I first met Max in Johannesburg in 1994 when he and every other commie, pinko, lefty, kaffir-loving, democratically-inclined person of any possible colour gathered together at a wrap party to mourn the death of his newspaper, Vrye Weekblad (Free Weekly).
The evening was full of booze and angry speeches and tears because the death of a fine newspaper anywhere in the world is an excellent reason for booze, angry speeches and tears.
But Vrye Weekblad was more than just a fine newspaper. It had been a rare courageous voice in a country where most voices were, with excellent reason, terrified of the brutal, vindictive South African government.
Vrye Weekblad was particularly important because it was written in Afrikaans, the language of the white oppressor government. Yet it was militantly anti-apartheid and specialized in exposing government death squads, systemic torture of dissidents and political murders.
As a result Max, an Afrikaner himself, got death threats, his paper was bombed and he won a bunch of journalism awards including a 2006 Yale Globalist International Journalist of the Year award.
Vrye Weekblad died when it couldn’t afford lawyers to defend its story that a police general supplied his cops with poisoned beer so they could murder anti-government activists. (The story was later proved accurate).
Just before the election that would bring the African National Congress (ANC) to power and end centuries of white racism, Max was invited to join the South African Broadcasting Corporation (SABC). It was a desperate effort by the state broadcaster to show it was more than just a government propaganda machine.
Max’s first assignment was to interview state president F.W. de Klerk. It was a huge moment in modern South African history. Two Afrikaners facing each other, one still the ruler of the brutal apartheid state, the other one of its fiercest and bravest critics.
I was in Johannesburg at the time training the SABC in the ways of democratic journalism so was asked to work with Max on the big interview.
We planned it so Max would ask the usual journalistic questions for roughly three quarters of the hour — De Klerk’s family, beliefs, education, background, best and worst moments etc. Then Max would pause significantly, lean forward and softly ask De Klerk the killer question:
“When you push our hands into the soil of (South Africa) and feel the earth, what does your heart tell you? Whose soil does your heart tell you it is?”
As Max reports in his book Pale Native, De Klerk “gave a diplomatic answer about Afrikaners sharing the soil of South Africa with all their compatriots.”
It was a magic moment. Three months later Nelson Mandela and the ANC took power.
Max is about as Afrikaner as you can get. Boere accent. Voortrekker beard. Strong views that soon got him fired from the SABC for publicly and loudly disagreeing with the deputy head of TV news and current affairs and telling him: “I don’t give a fuck what you think of my language. Get a life.”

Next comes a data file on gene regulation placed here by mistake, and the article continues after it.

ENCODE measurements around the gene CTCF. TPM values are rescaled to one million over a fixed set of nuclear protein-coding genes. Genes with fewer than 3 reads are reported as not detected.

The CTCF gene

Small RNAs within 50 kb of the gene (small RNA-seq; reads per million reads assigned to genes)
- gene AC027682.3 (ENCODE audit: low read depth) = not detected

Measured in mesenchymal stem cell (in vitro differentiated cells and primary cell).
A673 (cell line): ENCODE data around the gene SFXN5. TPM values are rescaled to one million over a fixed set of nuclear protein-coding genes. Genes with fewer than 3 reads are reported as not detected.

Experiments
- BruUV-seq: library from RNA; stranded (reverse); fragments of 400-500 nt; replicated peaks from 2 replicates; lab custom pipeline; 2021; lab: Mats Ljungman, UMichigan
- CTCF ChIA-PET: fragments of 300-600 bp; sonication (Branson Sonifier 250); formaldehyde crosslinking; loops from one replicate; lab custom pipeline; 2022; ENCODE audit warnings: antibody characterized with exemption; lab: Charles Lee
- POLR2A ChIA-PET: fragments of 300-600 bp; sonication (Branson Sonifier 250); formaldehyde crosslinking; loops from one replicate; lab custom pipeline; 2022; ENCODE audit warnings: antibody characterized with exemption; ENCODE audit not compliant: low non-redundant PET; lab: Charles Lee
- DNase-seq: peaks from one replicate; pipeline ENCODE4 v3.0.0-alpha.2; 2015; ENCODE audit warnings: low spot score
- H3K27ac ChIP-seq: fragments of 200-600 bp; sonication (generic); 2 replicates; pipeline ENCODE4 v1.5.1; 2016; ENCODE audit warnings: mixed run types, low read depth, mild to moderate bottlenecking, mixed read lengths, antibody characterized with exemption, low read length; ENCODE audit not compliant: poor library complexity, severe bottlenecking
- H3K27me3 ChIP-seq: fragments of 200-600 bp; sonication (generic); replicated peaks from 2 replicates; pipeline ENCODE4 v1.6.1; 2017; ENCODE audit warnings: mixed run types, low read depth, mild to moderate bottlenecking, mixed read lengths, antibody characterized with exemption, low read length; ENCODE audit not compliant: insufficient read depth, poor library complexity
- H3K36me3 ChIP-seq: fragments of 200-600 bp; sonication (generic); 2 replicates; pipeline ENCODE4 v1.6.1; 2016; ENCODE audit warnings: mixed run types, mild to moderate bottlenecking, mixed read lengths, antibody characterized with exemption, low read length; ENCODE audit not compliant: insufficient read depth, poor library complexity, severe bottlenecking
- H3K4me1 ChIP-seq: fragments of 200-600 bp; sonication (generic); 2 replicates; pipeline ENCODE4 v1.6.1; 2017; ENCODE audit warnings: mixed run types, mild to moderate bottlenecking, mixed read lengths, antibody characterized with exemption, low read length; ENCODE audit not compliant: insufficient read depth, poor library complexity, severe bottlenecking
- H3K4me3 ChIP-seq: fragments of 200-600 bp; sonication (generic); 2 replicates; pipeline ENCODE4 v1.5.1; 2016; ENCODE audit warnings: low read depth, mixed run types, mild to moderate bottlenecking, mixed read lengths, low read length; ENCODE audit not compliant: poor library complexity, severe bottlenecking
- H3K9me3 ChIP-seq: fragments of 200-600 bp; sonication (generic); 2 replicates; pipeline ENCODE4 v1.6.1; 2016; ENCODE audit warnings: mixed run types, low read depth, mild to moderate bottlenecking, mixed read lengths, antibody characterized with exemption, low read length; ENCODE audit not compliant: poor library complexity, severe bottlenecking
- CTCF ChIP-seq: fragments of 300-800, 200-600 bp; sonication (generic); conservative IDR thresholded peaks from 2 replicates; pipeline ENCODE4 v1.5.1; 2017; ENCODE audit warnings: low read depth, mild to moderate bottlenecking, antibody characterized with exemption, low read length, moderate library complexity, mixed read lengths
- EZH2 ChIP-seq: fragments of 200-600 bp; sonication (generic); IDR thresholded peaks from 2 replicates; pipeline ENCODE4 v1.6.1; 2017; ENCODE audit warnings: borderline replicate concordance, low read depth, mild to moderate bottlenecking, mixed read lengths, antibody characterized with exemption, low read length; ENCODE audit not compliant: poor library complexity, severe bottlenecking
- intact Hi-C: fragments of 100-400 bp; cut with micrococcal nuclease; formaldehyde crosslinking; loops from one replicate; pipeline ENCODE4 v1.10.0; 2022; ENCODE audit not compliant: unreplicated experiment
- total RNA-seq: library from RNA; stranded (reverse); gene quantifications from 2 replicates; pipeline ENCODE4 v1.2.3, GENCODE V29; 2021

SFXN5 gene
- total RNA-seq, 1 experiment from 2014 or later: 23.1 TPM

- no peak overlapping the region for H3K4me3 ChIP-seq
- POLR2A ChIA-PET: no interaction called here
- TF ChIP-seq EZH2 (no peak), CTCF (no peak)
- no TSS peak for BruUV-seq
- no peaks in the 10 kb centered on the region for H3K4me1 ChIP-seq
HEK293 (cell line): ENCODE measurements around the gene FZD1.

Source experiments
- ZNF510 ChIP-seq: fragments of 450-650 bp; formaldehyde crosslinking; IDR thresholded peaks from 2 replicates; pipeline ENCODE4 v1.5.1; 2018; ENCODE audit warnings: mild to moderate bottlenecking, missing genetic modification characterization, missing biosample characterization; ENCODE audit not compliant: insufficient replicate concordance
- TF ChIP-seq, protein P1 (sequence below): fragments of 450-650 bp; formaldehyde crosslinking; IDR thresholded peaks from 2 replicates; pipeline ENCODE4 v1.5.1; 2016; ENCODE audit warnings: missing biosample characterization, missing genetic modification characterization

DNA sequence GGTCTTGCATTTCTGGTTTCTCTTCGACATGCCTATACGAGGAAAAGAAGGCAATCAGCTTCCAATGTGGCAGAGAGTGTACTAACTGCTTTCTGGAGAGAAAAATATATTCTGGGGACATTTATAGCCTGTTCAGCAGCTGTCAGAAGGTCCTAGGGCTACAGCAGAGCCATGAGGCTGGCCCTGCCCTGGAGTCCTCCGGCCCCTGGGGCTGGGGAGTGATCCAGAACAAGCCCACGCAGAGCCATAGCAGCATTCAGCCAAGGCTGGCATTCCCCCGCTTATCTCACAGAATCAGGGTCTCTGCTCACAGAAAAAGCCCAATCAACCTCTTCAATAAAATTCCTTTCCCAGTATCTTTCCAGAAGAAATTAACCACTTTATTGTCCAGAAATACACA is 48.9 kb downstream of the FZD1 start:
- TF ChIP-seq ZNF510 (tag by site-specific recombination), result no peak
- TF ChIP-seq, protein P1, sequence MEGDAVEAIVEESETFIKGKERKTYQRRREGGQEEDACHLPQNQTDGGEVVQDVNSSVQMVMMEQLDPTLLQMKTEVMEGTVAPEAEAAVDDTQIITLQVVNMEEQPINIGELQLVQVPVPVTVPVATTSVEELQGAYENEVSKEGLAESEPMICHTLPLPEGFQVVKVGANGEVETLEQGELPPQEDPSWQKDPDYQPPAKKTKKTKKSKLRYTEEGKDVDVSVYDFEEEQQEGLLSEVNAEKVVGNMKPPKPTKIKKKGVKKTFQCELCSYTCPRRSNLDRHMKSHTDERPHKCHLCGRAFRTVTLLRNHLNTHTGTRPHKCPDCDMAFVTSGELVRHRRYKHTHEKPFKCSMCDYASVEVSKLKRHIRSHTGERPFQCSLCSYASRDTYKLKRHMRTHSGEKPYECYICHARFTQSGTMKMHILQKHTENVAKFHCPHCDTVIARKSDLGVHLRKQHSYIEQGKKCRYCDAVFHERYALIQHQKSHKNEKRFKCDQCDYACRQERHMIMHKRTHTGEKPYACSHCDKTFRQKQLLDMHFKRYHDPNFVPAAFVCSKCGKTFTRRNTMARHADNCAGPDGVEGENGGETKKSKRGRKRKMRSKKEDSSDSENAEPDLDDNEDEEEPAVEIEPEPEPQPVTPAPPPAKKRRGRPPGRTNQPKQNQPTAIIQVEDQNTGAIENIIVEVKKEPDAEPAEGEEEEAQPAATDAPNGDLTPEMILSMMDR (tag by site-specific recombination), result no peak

Max du Preez also has strong views on Nelson Mandela and the South Africa that will survive Mandela.
For instance (excerpted from a couple of his recent newspaper columns):
We are the products of the same history and society that produced a Nelson Mandela.
There is a little Mandela in all of us.
Many people outside South Africa make the same mistake as many white South Africans: they think Nelson Mandela is an exception; an aberration. Mandela is not like other black people, they say.
This misconception lies at the heart of the paranoia among right-wing South Africans, recently repeated in some foreign media, that when Mandela dies, black people will drop the pretense of the last 20 years and start murdering whites.
We will cry on the day of his death because it will bring back memories of an exceptional life; of the wonder of his leadership and great spirit that helped us find freedom and a democratic settlement.
But it will not be a dark day, nor will it be a traumatic day. And the remark made by a columnist that “the day Mandela dies is the end of freedom” is just nonsense.
I am deeply annoyed by the (white) columnists and commentators who still peddle the story that whites fear the day of Mandela’s death because it will bring about a mass slaughter of whites and land grabs such as happened in Zimbabwe. These writers should really get out more.
I know that the lunatic fringe on the extreme right told the story years ago that Mandela’s death would signal the “Night of the Long Knives” and a slide into anarchy. But I seriously doubt if more than a few dozen or a few hundred crazies still believe that myth.
I have a strong view that the overwhelming majority of white South Africans, while skeptical of some of the goings-on in the ruling party, have made peace with the new order and don’t seriously think a Zimbabwe-type situation here is at all likely.
I wish Mandela a gentle, comfortable life for as long as his body is willing. I hope he knows that his leaving us will be his last act of bringing his nation together once again.
Latest report on 95-year-old Mandela’s condition comes from his youngest daughter, Zindzi Mandela.
Tata (father) now manages to sit up, like now he sits up in a chair for a few minutes in a day, every day you know he becomes more alert more responsive.
Tata is determined not to go anywhere anytime soon, I cannot stress this enough. People must stop saying to the family “let go let go,” we are just looking at this man who is saying I’m not going anywhere.
You know he just doesn’t have the strength of a man, he just has the strength that is beyond anything that can be explained.
Because even now with the challenges to his health, he somehow manages to bounce back when everyone assumes this is the end.
Mandela’s condition, however, is still officially listed as critical.
This article was originally published on the Huffington Post on Sept. 25, 2013: Mandela’s Death Will Not Be a Traumatic Day